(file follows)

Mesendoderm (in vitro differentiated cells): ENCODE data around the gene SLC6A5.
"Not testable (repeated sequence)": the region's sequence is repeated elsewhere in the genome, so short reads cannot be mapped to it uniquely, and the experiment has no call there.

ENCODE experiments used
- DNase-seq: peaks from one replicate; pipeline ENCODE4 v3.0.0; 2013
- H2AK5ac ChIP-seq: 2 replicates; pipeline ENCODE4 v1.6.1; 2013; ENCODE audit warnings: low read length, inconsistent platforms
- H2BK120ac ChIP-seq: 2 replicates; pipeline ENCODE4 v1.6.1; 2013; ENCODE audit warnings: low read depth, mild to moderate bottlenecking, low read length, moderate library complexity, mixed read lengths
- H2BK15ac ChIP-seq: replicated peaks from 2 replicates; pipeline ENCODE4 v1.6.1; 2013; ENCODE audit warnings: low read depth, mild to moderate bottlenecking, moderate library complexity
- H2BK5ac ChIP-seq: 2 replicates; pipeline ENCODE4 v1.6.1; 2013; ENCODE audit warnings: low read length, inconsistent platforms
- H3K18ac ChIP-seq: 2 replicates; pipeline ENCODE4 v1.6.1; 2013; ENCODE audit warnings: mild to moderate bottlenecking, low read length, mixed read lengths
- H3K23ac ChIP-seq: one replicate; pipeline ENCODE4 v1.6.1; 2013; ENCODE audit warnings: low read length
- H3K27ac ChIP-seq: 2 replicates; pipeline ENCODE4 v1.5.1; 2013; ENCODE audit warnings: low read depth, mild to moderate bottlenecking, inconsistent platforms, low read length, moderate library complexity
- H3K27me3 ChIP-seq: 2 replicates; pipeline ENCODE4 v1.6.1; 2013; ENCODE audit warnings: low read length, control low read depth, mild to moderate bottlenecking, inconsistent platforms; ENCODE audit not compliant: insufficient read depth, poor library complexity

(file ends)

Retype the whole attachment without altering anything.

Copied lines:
Mesendoderm (in vitro differentiated cells): ENCODE data around the gene SLC6A5.
"Not testable (repeated sequence)": the region's sequence is repeated elsewhere in the genome, so short reads cannot be mapped to it uniquely, and the experiment has no call there.

ENCODE experiments used
- DNase-seq: peaks from one replicate; pipeline ENCODE4 v3.0.0; 2013
- H2AK5ac ChIP-seq: 2 replicates; pipeline ENCODE4 v1.6.1; 2013; ENCODE audit warnings: low read length, inconsistent platforms
- H2BK120ac ChIP-seq: 2 replicates; pipeline ENCODE4 v1.6.1; 2013; ENCODE audit warnings: low read depth, mild to moderate bottlenecking, low read length, moderate library complexity, mixed read lengths
- H2BK15ac ChIP-seq: replicated peaks from 2 replicates; pipeline ENCODE4 v1.6.1; 2013; ENCODE audit warnings: low read depth, mild to moderate bottlenecking, moderate library complexity
- H2BK5ac ChIP-seq: 2 replicates; pipeline ENCODE4 v1.6.1; 2013; ENCODE audit warnings: low read length, inconsistent platforms
- H3K18ac ChIP-seq: 2 replicates; pipeline ENCODE4 v1.6.1; 2013; ENCODE audit warnings: mild to moderate bottlenecking, low read length, mixed read lengths
- H3K23ac ChIP-seq: one replicate; pipeline ENCODE4 v1.6.1; 2013; ENCODE audit warnings: low read length
- H3K27ac ChIP-seq: 2 replicates; pipeline ENCODE4 v1.5.1; 2013; ENCODE audit warnings: low read depth, mild to moderate bottlenecking, inconsistent platforms, low read length, moderate library complexity
- H3K27me3 ChIP-seq: 2 replicates; pipeline ENCODE4 v1.6.1; 2013; ENCODE audit warnings: low read length, control low read depth, mild to moderate bottlenecking, inconsistent platforms; ENCODE audit not compliant: insufficient read depth, poor library complexity